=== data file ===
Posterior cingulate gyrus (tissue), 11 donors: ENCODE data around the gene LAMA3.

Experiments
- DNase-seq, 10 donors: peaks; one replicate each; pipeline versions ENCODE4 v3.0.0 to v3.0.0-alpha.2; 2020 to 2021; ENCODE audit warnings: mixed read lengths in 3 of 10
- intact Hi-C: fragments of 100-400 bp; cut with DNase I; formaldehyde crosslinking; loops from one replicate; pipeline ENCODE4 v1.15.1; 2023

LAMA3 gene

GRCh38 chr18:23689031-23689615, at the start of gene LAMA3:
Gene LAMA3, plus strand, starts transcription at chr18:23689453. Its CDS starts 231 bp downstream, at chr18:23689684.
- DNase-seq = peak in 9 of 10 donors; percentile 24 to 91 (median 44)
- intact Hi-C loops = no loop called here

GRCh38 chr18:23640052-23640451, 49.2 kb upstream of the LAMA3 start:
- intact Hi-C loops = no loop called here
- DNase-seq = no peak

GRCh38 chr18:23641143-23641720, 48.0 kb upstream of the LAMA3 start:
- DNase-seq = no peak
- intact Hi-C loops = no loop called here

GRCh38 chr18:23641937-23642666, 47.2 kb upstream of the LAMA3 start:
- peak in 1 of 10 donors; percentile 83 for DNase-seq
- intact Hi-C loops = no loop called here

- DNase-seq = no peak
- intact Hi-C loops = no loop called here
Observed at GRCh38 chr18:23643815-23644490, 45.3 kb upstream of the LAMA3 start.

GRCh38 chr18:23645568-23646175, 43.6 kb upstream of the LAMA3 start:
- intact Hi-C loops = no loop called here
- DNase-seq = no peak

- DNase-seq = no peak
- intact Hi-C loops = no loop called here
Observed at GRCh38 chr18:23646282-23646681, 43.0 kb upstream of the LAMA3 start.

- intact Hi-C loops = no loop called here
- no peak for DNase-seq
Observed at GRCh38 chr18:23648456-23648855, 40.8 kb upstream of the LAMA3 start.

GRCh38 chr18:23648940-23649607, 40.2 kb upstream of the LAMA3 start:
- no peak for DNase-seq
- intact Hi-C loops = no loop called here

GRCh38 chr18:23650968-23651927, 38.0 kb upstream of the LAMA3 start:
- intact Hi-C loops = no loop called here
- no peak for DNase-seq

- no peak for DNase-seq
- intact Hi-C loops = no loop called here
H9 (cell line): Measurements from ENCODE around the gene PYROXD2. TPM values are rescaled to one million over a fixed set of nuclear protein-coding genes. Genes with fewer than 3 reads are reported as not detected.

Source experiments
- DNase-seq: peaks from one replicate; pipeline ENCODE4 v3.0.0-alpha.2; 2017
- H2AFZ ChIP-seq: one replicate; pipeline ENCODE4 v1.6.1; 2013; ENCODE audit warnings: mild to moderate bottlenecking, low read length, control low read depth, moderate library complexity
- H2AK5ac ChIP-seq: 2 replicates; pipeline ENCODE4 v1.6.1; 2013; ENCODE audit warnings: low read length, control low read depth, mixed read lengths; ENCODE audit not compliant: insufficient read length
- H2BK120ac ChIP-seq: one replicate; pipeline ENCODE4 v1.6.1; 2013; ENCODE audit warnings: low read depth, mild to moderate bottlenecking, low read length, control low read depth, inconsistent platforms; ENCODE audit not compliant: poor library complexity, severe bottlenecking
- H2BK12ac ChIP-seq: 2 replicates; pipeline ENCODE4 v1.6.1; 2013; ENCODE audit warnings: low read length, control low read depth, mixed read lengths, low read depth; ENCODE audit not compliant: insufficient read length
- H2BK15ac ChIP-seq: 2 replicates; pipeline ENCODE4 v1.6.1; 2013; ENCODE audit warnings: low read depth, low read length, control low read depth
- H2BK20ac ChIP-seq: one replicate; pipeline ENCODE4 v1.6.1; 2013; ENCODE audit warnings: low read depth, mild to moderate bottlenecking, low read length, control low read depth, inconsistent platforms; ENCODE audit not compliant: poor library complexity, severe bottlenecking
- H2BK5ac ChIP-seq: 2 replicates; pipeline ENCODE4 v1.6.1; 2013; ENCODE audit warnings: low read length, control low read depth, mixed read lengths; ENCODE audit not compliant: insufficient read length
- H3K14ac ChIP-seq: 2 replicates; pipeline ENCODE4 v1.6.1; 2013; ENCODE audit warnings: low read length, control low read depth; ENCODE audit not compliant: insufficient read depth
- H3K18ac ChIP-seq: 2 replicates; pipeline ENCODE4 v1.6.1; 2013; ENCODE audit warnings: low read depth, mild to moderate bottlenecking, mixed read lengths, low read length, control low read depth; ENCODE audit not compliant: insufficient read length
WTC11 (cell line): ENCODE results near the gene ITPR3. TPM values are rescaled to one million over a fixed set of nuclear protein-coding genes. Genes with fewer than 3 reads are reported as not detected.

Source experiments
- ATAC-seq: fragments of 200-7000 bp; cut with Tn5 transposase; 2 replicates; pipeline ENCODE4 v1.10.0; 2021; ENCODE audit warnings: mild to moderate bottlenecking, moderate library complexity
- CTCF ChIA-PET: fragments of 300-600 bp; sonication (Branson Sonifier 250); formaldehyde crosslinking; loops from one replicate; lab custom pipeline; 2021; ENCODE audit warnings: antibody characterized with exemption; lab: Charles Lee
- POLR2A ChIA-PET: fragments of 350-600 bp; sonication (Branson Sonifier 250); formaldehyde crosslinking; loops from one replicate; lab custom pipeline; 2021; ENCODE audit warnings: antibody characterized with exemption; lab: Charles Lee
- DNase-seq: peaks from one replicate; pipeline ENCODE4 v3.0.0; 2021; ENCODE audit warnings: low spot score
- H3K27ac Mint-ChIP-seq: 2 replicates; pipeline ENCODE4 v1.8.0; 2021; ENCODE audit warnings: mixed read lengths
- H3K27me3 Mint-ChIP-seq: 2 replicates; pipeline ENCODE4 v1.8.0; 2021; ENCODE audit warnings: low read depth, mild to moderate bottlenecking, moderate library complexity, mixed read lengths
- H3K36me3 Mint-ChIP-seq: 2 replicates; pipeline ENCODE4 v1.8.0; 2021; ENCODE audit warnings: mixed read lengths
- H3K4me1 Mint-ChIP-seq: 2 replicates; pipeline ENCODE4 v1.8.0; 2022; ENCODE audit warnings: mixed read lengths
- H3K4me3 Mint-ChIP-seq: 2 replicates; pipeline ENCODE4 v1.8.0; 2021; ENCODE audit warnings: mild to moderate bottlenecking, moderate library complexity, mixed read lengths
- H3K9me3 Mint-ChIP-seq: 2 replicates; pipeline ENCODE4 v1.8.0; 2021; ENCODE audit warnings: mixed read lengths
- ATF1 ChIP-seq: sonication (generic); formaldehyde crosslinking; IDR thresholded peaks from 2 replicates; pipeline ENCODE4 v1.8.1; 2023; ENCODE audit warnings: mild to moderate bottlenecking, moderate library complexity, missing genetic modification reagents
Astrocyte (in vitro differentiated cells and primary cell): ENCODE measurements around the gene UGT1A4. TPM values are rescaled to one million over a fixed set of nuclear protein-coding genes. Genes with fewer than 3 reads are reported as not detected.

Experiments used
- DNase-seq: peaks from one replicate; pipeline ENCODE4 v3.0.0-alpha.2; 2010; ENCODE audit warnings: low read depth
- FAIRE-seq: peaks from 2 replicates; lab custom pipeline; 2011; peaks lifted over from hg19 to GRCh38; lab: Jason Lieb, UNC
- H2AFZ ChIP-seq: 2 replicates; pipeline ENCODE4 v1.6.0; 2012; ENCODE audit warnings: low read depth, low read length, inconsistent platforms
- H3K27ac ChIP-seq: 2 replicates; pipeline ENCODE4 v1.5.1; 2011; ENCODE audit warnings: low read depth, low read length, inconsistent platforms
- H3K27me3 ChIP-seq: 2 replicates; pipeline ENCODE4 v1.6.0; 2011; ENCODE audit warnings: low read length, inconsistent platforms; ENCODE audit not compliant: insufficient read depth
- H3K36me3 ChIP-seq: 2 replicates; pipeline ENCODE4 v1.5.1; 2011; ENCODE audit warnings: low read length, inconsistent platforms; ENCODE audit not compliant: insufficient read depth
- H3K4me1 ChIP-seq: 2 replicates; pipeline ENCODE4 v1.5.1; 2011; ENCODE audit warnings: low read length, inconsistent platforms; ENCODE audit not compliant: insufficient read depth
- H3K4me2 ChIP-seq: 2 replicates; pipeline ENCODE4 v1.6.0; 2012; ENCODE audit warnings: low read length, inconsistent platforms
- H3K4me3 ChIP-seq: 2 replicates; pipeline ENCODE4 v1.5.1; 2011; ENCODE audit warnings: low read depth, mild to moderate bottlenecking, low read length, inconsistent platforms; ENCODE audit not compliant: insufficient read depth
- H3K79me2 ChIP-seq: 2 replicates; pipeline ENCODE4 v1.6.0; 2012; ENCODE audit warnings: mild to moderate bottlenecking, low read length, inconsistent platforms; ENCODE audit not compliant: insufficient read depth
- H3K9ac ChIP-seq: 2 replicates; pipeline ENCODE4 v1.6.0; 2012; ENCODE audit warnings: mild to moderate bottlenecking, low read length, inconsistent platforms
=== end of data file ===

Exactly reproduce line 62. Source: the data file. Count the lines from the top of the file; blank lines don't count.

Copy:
- H3K9me3 Mint-ChIP-seq: 2 replicates; pipeline ENCODE4 v1.8.0; 2021; ENCODE audit warnings: mixed read lengths